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90s Slang You Should Know


[in-kon-si-kwent, -kwuh nt] /ɪnˈkɒn sɪˌkwɛnt, -kwənt/
characterized by lack of proper sequence in thought, speech, or action.
characterized by lack of logical sequence; illogical; inconsecutive:
inconsequent reasoning.
an inconsequent remark.
not following from the premises:
an inconsequent deduction.
not in keeping with the general character or design; inconsistent:
inconsequent ornamentation.
without worth or consequence; trivial:
a frivolous, inconsequent young man.
Origin of inconsequent
1570-80; < Late Latin inconsequent- (stem of inconsequēns) not following. See in-3, consequent
Related forms
inconsequence, inconsequentness, noun
inconsequently, adverb Unabridged
Based on the Random House Dictionary, © Random House, Inc. 2017.
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Examples from the Web for inconsequence
Contemporary Examples
Historical Examples
  • Where now he realized only his own inconsequence, effort would make him aware of his own impotency and insufficiency.

    This Side of Paradise F. Scott Fitzgerald
  • The great rush of modern life is apt to produce an inconsequence of action.

    Three Things Elinor Glyn
  • She knew that there was no precipitance—no inconsequence—with Him.

    The Other Girls Mrs. A. D. T. Whitney
  • But this Linda ignored from her wide sense of the inconsequence of most things.

    Linda Condon Joseph Hergesheimer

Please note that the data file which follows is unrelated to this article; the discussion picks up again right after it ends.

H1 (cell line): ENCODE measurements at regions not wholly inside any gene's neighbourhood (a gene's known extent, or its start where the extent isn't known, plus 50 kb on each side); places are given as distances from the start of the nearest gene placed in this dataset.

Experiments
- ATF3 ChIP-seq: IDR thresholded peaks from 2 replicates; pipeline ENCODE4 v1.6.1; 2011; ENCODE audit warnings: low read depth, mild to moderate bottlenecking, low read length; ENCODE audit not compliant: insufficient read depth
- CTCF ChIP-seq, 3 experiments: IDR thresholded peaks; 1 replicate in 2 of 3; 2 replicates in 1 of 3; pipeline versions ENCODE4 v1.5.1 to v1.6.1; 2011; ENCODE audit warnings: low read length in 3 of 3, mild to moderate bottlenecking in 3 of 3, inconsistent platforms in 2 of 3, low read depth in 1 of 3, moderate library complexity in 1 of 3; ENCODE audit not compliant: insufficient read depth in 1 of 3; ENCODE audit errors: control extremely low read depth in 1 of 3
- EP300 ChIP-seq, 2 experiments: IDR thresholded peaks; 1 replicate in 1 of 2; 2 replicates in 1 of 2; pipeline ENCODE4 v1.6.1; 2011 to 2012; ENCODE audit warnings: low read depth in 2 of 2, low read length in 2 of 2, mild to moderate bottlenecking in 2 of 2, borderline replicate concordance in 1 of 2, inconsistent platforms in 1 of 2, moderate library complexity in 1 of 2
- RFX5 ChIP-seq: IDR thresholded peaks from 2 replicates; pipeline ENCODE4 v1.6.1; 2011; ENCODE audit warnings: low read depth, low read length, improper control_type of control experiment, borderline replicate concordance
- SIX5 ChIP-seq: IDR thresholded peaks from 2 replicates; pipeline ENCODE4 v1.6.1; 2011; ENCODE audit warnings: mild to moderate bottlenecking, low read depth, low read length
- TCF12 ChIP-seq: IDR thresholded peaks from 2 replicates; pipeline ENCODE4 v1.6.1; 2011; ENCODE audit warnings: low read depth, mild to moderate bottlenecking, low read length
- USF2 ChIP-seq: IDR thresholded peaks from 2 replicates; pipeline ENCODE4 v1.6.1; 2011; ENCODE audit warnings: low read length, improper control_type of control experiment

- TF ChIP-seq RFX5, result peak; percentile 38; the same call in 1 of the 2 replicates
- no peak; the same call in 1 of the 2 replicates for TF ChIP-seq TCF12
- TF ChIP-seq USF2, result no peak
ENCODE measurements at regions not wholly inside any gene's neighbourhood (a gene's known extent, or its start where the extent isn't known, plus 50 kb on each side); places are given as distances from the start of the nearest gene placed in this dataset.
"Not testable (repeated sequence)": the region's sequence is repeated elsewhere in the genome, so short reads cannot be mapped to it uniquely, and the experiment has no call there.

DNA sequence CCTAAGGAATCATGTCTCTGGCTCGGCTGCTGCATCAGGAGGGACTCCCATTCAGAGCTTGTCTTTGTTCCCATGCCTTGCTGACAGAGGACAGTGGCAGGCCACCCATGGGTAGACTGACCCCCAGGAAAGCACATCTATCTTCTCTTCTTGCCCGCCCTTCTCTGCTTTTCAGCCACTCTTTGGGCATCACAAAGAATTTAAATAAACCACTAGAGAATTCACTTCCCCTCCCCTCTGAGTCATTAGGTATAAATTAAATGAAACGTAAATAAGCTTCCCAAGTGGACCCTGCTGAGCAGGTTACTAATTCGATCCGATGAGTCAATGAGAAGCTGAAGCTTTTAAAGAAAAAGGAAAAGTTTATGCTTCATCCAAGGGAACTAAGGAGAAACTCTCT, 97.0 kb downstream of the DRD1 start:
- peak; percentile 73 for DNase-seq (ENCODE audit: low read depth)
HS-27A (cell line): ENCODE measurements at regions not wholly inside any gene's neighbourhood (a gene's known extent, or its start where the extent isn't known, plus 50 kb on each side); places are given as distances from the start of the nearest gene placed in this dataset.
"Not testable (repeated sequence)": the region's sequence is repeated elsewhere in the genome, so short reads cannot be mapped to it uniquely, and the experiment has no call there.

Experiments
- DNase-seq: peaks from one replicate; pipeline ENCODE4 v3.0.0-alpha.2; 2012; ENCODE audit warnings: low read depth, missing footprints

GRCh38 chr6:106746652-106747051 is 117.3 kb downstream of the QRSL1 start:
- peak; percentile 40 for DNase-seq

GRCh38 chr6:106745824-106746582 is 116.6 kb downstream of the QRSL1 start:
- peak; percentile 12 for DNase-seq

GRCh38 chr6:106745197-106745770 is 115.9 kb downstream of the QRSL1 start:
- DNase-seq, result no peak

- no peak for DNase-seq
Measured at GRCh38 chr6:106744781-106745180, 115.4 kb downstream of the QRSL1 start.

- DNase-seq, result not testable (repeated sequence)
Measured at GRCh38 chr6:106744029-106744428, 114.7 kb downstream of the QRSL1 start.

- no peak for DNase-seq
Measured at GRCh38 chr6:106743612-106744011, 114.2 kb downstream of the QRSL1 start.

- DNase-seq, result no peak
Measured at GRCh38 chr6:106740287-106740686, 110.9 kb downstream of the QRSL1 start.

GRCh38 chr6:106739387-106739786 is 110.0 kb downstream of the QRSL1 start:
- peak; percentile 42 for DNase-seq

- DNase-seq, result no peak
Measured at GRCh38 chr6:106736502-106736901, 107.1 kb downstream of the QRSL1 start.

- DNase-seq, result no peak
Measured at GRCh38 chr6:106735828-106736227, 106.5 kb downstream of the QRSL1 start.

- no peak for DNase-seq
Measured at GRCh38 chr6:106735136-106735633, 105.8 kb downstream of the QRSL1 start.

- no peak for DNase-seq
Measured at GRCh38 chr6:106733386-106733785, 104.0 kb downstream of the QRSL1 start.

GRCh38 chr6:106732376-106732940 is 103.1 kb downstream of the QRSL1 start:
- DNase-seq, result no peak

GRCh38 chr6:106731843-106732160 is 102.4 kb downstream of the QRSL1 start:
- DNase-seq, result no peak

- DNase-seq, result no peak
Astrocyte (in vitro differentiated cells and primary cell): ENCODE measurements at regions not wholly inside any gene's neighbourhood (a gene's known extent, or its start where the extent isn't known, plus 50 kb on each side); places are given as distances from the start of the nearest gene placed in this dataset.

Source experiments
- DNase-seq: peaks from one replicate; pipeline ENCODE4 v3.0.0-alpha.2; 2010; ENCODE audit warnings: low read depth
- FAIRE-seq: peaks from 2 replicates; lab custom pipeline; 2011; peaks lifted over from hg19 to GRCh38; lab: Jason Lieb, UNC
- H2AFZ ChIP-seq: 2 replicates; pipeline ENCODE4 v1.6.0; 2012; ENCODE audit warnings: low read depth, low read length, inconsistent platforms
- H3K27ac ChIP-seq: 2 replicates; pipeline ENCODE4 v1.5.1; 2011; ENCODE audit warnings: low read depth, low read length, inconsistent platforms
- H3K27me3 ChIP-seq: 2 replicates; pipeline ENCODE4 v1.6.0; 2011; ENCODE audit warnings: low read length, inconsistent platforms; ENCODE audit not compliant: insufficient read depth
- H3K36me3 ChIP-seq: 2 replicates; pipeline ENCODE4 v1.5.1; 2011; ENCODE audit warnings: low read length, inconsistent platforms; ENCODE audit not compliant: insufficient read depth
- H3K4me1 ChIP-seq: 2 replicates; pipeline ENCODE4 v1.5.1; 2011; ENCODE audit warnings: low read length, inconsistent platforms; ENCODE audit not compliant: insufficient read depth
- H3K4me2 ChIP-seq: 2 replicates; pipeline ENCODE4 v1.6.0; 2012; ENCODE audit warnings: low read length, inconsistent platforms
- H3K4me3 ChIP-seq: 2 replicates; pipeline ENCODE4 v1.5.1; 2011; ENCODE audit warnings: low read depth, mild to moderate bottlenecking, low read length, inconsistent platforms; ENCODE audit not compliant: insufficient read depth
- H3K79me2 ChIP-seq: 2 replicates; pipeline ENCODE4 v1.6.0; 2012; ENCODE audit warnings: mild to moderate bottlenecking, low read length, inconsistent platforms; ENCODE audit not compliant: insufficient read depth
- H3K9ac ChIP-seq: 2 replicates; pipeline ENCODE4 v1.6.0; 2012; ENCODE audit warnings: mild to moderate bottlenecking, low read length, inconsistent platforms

• The deeper questions of motive and the inconsequence of some of her actions he preferred to leave till later.

    The Moon Rock Arthur J. Rees
  • Dorothy was a singular mixture of capability and inconsequence.

    The Dorrance Domain Carolyn Wells
  • They would often act with an inconsequence that was really puzzling.

  • He flew to another thought with the inconsequence of the drunken.

    Merton of the Movies Harry Leon Wilson
  • And to say, "Because of the false brethren Titus was not compelled to be circumcised," is simply an inconsequence.

Word Origin and History for inconsequence

1580s, from Latin inconsequentia, from inconsequens (see inconsequent).



1570s, "not following as a logical conclusion," from Latin inconsequentem (nominative inconsequens) "not logically connected," from in- "not, opposite of, without" (see in- (1)) + consequens, past participle of consequi "to follow" (see consequence).

Online Etymology Dictionary, © 2010 Douglas Harper
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